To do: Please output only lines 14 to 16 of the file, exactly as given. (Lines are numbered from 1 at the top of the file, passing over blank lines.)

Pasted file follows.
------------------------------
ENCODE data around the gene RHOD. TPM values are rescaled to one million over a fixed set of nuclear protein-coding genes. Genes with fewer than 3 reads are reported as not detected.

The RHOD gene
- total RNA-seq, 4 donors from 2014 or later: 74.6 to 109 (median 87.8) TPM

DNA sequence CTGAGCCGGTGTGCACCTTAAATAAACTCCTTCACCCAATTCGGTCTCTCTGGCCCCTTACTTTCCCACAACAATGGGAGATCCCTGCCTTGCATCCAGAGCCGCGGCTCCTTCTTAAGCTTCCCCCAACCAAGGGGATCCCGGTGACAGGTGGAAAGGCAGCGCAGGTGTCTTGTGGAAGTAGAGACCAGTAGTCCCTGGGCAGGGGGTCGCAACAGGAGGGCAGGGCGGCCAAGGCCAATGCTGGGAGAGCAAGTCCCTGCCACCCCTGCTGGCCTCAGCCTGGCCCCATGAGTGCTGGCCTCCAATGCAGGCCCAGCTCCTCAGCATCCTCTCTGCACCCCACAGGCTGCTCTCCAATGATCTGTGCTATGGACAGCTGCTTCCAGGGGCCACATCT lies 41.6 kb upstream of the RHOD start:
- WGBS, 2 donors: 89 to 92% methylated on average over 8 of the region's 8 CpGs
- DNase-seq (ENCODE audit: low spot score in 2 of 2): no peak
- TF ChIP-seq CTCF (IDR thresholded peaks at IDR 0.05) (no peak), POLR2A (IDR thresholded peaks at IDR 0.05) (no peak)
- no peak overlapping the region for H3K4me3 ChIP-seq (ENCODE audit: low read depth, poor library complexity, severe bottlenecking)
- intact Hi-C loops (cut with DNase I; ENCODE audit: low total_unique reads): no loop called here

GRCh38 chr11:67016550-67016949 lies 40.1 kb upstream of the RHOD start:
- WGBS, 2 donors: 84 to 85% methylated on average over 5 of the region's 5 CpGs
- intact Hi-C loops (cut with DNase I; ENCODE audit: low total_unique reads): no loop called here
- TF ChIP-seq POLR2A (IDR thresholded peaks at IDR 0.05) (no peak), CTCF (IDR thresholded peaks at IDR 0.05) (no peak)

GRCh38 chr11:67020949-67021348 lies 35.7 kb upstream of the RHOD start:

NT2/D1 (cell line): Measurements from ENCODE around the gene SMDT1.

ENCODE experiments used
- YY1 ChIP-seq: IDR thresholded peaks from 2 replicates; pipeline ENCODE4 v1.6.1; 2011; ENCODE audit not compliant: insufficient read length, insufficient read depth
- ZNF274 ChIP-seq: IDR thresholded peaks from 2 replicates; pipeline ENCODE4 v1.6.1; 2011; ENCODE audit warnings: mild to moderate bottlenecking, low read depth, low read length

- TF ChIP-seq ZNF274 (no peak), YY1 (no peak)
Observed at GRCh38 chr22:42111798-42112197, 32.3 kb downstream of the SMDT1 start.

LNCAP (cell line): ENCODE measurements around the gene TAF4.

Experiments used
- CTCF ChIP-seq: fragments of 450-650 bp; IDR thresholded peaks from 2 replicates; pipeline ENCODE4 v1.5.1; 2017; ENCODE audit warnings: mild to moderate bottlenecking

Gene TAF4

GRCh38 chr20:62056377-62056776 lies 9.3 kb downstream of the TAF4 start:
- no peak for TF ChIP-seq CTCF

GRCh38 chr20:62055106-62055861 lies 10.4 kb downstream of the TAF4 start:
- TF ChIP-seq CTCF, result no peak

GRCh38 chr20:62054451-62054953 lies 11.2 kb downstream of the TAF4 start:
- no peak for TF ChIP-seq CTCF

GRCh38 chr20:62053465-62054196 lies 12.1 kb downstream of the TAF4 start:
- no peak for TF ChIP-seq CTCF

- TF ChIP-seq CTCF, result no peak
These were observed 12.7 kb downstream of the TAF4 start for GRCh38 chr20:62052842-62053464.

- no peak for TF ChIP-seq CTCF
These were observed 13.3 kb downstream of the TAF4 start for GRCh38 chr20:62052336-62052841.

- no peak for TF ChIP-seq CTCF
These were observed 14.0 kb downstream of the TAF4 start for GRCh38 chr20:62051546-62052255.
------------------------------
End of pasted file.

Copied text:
GRCh38 chr11:67020949-67021348 lies 35.7 kb upstream of the RHOD start:

NT2/D1 (cell line): Measurements from ENCODE around the gene SMDT1.

ENCODE experiments used